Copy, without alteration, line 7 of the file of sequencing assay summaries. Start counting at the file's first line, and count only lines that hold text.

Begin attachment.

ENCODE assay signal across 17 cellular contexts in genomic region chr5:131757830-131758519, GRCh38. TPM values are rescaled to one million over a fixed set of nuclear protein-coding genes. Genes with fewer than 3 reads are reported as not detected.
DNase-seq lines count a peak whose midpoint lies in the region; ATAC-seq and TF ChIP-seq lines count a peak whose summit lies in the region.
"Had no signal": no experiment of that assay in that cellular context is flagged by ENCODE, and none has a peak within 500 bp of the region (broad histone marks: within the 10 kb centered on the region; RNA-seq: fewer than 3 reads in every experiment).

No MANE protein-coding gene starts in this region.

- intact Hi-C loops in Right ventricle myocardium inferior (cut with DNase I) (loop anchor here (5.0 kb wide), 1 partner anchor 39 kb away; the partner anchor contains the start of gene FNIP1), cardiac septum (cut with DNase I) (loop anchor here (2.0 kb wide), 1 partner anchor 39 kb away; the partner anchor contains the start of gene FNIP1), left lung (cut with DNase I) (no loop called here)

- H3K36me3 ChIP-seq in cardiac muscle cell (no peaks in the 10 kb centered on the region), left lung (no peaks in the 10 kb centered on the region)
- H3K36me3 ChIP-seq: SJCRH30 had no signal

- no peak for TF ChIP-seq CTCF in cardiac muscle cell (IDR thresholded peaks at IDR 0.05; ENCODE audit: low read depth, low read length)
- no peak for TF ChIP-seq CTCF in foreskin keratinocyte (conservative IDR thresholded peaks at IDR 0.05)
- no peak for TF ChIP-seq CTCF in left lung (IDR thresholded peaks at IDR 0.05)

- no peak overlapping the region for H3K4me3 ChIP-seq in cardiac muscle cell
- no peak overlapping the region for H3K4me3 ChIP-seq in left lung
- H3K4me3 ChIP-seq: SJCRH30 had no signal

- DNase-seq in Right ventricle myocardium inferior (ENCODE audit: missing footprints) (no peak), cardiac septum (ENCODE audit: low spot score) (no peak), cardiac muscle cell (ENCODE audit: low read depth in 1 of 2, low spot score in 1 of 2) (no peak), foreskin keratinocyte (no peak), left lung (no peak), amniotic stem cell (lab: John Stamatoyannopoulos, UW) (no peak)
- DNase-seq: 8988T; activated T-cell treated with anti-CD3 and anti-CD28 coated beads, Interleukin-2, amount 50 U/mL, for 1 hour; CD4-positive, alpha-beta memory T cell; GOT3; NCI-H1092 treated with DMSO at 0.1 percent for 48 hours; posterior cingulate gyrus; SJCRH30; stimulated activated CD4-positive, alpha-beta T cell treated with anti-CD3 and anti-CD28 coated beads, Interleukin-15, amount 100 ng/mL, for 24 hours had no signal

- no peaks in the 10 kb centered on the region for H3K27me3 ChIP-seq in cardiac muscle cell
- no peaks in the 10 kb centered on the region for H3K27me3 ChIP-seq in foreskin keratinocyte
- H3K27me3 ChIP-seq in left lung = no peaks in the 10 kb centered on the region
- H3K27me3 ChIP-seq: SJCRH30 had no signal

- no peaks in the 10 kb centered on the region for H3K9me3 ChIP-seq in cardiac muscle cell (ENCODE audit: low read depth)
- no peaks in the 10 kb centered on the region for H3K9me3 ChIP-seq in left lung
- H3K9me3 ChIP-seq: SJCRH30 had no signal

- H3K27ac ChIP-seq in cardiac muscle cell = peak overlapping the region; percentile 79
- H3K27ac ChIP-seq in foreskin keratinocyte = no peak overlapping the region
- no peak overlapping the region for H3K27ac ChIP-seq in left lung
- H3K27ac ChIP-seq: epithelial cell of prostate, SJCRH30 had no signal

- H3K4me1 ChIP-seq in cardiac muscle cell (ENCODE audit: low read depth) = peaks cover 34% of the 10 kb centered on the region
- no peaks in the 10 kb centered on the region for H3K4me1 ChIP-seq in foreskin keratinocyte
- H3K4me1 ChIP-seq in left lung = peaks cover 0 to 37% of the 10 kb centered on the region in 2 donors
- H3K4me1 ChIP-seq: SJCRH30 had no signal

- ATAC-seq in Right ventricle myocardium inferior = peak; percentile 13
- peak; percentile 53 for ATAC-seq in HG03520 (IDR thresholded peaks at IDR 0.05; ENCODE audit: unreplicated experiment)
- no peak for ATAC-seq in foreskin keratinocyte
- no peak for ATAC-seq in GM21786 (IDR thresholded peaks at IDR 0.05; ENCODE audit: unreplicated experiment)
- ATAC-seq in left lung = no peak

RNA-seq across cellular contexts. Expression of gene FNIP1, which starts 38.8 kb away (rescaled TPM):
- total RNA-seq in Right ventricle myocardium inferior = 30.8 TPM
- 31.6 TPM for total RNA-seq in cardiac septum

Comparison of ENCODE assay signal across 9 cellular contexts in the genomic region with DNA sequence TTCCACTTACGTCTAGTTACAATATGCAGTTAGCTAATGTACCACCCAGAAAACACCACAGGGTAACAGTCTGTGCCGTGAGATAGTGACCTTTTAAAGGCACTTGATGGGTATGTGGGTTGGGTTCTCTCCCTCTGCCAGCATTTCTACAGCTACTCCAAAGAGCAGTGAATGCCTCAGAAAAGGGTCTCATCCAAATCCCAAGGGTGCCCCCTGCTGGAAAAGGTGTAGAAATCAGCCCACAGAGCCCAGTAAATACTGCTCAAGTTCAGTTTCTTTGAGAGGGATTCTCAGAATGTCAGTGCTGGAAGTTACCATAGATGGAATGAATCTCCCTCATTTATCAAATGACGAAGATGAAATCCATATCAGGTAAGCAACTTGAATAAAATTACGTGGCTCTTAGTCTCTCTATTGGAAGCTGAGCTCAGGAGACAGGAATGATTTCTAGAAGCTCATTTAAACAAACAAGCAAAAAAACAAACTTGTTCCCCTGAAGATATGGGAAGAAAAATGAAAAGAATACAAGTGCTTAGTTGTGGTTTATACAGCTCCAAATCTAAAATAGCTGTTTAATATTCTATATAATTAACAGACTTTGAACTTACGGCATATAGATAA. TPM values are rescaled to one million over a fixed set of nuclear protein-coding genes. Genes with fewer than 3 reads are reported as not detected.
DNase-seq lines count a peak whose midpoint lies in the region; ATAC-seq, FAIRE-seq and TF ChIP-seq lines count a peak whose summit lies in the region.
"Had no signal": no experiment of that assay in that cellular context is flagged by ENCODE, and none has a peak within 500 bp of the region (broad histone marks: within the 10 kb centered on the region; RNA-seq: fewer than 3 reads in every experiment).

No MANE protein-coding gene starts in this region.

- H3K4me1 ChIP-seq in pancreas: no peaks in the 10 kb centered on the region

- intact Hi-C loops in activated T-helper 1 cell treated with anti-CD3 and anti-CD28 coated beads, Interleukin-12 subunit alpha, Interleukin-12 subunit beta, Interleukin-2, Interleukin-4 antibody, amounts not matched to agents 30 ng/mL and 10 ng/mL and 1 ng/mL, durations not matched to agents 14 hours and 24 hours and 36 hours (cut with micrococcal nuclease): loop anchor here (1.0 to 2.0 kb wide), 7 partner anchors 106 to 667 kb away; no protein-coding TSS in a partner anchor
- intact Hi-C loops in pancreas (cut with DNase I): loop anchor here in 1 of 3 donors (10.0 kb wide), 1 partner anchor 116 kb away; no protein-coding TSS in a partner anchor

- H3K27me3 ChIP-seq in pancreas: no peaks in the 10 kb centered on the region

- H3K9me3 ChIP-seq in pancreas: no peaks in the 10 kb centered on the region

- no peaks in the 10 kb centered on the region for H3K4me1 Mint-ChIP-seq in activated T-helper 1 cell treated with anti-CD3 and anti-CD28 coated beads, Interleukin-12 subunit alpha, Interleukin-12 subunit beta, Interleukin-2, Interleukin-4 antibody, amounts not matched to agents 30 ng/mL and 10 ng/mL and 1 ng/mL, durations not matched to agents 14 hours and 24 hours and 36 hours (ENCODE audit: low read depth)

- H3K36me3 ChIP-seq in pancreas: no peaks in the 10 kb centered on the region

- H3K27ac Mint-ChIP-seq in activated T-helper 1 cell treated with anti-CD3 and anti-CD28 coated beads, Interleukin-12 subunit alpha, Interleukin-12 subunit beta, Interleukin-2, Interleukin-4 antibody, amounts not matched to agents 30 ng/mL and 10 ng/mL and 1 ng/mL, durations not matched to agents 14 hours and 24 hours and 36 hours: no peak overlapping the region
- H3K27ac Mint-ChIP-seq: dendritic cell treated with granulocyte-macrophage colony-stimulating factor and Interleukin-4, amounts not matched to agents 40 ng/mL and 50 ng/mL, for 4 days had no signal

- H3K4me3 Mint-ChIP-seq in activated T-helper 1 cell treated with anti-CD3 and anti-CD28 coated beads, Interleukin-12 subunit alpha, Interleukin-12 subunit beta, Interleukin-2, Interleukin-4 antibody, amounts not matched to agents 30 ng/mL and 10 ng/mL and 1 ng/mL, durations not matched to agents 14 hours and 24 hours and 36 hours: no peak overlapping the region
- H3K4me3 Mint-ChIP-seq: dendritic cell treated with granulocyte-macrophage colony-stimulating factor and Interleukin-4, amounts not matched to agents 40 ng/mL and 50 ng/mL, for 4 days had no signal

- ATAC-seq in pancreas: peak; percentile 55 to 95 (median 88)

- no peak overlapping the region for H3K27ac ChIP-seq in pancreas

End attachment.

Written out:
- H3K36me3 ChIP-seq: SJCRH30 had no signal